Taking a Bite out of the Lincoln Legacy
by Zach Baliva
Most history books and Lincoln biographies list the Emancipation
Proclamation and preserving the Union as our sixteenth president's
Very few—in fact, just one—claim another paramount Lincoln victory:
elimination of all vampires. The book, Abraham Lincoln: Vampire Hunter
(Grand Central, March 2), is built on the premise that Lincoln's
mother was not killed by Milk Sickness, but by a blood-thirsty
vampire. This premise sets in motion a never-before-uncovered, behind-
the-scenes battle that offers another explanation of, and motivation
for, all key moments in Abraham Lincoln's life.
The clever and purposefully preposterous book is Seth Grahame-Smith's
widely anticipated follow-up to his 2009 surprise hit, Pride and
Prejudice and Zombies. Grahame-Smith's innovative monster "mash-up" of
Jane Austen's novel climbed all the way to the third spot on the New
York Times Bestseller List. Natalie Portman is attached to produce and
star in the movie adaptation.
The idea of Lincoln as a vampire hunter first hit Grahame-Smith when
he noticed an emerging trend at a local bookstore. "It seemed like
every popular hardcover book was either a vampire novel or a Lincoln
biography, so I thought I might as well combine the two," he says.
Vampire Hunter follows Lincoln as he discovers the sinister work of
the vampires who kill his mother while seeking to collect on his
father's debts. With the book, which is billed as "a sweeping epic of
our greatest president, revealing for the first time his secret
lifelong battle with the undead," Grahame-Smith has attempted to give
a new context to events like slavery, the Civil War, Lincoln's
assassination, and the aftermath.
Although obviously tongue-in-cheek, the author shares that his goal is
for the book to read like a historical fiction/biography. "I want it
to feel very legitimate. I take all real events and give a new
explanation as to what is going on in Lincoln's life," he says.
Grahame-Smith researched the life of Lincoln for over six months,
using newspapers, journals, letters, and transcripts. His single most
valuable resource proved to be The Lincoln Log, a daily chronology of
the life of Abraham Lincoln that is produced by The Illinois Historic
Preservation Agency in partnership with the Abraham Lincoln
Presidential Library and Museum, The Papers of Abraham Lincoln, and
The Center for State Policy and Leadership at the University of
Grahame-Smith lives and works in Los Angeles, where he is producing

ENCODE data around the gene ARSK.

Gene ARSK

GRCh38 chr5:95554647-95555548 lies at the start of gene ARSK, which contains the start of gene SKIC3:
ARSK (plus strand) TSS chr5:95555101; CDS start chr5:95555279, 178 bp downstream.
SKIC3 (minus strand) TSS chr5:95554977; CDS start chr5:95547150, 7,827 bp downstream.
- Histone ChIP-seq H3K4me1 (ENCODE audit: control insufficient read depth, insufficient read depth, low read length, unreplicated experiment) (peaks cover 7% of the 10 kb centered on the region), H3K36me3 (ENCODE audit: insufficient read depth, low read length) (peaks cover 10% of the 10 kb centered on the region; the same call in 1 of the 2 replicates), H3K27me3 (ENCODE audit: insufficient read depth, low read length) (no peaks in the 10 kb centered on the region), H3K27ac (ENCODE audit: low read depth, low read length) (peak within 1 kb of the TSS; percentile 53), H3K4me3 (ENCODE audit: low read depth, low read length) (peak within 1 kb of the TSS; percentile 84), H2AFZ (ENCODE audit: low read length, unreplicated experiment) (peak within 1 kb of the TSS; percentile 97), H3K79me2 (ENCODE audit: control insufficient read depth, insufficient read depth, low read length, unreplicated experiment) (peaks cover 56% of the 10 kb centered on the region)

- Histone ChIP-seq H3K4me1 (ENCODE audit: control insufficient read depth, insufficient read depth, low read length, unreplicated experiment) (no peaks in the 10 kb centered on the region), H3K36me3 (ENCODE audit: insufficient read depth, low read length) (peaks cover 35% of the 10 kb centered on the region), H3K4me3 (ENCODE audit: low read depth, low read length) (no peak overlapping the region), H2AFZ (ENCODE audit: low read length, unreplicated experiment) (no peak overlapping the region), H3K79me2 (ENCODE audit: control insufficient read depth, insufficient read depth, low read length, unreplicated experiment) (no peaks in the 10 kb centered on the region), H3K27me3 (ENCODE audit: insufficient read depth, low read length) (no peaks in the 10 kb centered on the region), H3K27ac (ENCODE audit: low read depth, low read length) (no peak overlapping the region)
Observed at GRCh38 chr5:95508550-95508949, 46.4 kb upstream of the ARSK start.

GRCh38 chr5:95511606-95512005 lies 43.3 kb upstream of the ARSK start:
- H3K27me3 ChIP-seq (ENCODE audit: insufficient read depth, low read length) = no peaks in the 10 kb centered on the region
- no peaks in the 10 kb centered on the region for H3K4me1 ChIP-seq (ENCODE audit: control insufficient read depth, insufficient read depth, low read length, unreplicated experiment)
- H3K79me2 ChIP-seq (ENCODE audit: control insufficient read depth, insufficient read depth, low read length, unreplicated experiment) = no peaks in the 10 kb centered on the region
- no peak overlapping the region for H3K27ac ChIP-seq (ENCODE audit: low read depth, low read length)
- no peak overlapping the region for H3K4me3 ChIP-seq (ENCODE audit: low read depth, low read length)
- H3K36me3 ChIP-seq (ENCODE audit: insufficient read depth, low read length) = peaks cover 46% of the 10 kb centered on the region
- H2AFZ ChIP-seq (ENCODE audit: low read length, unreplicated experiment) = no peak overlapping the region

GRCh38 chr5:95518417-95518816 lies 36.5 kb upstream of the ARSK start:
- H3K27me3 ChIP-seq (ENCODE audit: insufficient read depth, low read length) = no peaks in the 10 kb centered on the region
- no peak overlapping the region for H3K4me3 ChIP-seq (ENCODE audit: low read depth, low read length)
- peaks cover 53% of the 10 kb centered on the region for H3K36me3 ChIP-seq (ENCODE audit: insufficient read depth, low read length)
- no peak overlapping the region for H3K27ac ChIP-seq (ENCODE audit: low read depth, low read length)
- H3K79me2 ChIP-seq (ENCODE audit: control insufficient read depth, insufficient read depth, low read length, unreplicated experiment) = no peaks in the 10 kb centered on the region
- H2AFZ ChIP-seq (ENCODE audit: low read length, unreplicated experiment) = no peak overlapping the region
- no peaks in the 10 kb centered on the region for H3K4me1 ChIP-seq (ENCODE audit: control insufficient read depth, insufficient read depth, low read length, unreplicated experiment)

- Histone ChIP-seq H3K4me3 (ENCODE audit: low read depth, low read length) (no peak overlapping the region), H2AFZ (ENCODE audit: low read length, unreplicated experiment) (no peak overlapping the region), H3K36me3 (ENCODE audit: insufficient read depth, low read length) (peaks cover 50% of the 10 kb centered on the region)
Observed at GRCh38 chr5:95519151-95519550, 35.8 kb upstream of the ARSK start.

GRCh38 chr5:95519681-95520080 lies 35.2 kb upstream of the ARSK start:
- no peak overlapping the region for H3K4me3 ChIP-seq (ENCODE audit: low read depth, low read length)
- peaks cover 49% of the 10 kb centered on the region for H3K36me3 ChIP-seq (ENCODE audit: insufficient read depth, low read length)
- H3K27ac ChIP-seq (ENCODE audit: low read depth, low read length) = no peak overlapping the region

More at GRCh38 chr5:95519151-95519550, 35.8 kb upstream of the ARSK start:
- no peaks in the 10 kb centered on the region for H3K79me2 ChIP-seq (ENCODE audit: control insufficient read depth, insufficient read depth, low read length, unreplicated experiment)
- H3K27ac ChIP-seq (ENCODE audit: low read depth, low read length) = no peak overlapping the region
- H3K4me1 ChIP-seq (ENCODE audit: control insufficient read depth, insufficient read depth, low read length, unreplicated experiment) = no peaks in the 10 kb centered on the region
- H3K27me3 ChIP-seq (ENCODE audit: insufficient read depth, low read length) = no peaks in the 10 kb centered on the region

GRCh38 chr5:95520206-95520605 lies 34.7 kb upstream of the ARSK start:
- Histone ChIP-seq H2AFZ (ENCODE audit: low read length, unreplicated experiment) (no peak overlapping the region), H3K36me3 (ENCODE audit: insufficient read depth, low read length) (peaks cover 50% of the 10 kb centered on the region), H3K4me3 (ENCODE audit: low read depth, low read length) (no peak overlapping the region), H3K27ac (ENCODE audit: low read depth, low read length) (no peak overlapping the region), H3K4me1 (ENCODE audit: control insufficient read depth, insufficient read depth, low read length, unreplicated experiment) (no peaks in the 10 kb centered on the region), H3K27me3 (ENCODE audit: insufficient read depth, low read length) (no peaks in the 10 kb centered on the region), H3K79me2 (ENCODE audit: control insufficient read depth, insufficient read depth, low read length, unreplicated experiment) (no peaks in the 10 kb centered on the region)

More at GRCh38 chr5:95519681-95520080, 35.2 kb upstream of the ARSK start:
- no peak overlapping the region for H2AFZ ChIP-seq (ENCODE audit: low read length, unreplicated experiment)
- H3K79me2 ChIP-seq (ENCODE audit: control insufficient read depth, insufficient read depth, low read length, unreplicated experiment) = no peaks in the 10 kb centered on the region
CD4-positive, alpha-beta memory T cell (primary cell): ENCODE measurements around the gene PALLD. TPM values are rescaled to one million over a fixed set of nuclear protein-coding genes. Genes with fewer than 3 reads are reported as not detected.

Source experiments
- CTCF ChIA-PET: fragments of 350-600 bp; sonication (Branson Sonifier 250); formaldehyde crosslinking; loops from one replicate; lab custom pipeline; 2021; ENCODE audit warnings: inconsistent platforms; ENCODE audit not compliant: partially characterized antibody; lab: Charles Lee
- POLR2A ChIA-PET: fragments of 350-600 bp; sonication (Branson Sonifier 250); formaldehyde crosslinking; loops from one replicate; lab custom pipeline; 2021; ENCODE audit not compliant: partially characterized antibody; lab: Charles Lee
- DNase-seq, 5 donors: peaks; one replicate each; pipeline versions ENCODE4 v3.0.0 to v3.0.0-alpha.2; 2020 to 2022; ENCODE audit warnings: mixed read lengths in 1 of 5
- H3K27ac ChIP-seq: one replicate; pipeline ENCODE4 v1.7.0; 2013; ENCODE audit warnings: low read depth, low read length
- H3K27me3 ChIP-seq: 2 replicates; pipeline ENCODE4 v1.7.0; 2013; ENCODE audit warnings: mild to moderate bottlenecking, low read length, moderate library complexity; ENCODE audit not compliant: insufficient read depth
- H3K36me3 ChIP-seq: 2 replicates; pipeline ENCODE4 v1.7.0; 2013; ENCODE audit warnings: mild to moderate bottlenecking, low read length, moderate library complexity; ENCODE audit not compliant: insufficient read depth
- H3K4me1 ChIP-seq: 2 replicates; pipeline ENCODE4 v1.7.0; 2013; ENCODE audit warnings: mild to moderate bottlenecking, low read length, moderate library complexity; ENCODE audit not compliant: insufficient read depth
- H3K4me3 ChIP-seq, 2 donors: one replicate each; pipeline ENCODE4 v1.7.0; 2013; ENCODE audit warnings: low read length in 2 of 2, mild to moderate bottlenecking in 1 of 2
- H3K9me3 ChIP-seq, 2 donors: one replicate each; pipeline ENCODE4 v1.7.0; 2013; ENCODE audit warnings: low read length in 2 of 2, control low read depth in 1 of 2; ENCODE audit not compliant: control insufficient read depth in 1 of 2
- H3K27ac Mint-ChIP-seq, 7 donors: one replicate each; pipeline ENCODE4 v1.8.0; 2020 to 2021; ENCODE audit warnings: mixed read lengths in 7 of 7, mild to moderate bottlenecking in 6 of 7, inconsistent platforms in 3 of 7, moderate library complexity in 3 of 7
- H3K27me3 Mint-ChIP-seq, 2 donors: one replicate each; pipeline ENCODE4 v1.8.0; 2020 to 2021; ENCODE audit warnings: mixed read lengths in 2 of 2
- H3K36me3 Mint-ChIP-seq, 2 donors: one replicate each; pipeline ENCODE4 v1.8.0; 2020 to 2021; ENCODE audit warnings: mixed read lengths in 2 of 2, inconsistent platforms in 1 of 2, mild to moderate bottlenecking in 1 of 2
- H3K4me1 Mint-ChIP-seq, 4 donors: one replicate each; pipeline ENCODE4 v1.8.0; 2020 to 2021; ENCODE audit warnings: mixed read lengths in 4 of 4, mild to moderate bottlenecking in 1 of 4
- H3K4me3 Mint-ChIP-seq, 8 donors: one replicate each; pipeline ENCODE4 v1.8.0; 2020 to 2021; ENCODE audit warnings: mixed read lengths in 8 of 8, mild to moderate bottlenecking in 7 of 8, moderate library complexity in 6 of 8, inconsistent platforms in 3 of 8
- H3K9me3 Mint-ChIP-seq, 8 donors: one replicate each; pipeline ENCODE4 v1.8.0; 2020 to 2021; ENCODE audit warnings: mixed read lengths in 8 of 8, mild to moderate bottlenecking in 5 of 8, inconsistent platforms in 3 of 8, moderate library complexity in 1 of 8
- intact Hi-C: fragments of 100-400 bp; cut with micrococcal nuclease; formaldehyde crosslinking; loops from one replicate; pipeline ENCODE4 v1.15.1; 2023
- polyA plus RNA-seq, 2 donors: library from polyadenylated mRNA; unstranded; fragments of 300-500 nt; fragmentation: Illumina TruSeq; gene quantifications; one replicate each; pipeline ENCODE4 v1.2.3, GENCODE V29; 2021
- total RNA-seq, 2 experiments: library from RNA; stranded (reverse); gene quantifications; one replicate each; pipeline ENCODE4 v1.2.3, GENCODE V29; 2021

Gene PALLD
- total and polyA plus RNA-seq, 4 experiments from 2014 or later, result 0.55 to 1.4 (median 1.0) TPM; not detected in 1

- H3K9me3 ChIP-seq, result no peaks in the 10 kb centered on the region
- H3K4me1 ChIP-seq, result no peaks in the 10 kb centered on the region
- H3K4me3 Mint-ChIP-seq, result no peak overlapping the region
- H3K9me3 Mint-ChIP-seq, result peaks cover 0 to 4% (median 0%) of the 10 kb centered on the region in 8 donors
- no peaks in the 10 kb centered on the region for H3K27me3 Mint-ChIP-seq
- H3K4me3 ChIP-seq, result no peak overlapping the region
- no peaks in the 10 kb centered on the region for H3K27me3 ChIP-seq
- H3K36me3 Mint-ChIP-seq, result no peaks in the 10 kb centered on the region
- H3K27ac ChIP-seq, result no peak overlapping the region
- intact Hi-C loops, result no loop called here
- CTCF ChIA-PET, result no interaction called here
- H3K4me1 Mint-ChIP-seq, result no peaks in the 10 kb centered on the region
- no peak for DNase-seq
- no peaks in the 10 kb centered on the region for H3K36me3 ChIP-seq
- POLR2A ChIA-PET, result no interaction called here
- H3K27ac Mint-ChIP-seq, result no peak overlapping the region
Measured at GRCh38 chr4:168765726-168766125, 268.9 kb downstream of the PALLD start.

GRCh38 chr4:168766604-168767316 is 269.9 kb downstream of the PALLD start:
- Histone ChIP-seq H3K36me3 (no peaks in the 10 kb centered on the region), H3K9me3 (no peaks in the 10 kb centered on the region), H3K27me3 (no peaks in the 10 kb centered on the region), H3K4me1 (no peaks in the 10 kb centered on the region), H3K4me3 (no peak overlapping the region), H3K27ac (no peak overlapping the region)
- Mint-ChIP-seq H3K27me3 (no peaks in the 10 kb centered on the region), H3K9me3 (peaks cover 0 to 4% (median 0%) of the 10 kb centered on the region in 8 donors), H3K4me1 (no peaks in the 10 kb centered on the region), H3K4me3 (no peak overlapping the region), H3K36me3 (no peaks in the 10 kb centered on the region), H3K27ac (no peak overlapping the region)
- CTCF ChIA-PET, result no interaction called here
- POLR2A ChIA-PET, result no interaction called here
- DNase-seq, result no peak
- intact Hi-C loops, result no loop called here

"Hard Times," MTV's first live-action scripted comedy. As a writer, he
was drawn in part to Vampire Hunter by the book's protagonist.
"Lincoln lived an epic, endlessly tragic life that produced a
fascinating man who faced a difficult existence and still managed to
somehow scrape his way to greatness," he says. Despite the admitted
silliness of the book, the author wanted to honor Lincoln without
glossing over Lincoln's grief.
While Grahame-Smith hopes no student uses his book to write a history
paper, he says there is something factually accurate on nearly every
page. "It's presented as a real biography. I wrote of his life and
wove the vampire narrative into that timeline while writing it as if I
were writing a biography," he says. Footnotes accompany the text to
explain facts and items—but Grahame-Smith never distinguishes between
which are real and which are constructed.
Everything is real except for the context. Vampires are there when
Lincoln takes the flatboat to New Orleans and sees the larger world
for the first time. They are there when he moves to New Salem and
strikes out on his own. They are there when he loses Ann Rutledge,
during the death of his sons, during the Civil War, and during the
assassination. "Lincoln's life is surprisingly ripe with opportunities
to add vampires,"Grahame-Smith jokes.
While some may object to Grahame-Smith's handling of Lincoln, he
doesn't expect much backlash. "I was pleasantly surprised that so many
Austen fans embraced Pride and Prejudice and Zombies and saw it for
what it was. You can paint a mustache on a picture of the Mona Lisa,
but it doesn't diminish the greatness of the original work of art," he
says, adding that nothing in his new book is intentionally
disrespectful. In fact, Grahame-Smith took great pains to adhere
closely to the facts of Lincoln's life—he just added some fangs, some
garlic, and maybe a few wooden stakes.
[Editors Note: A small exhibit will be on display in the Museum
showing the influence of the Gothic horror novel upon Lincoln and his
era. Lincoln read the poems and short stories of Edgar Allen Poe, the
creator of the murder-mystery genre. Copies of Lincoln's published
poems show the dark influence of Gothic novels. A handwritten letter
by Abraham Lincoln to Joshua Speed provides the first account of
Lincoln's fascination with the Trailor murder trial. Lincoln published
a lengthy account several years later in the Quincy Whig. Ironically,
it appeared on April 15, 1846, coinciding with Lincoln's death date
nineteen years later. A color facsimile of the first page of Bram
Stoker's lecture on Abraham Lincoln from the Notre Dame Library will
also be displayed. Bram Stoker is best known for his novel, Dracula.]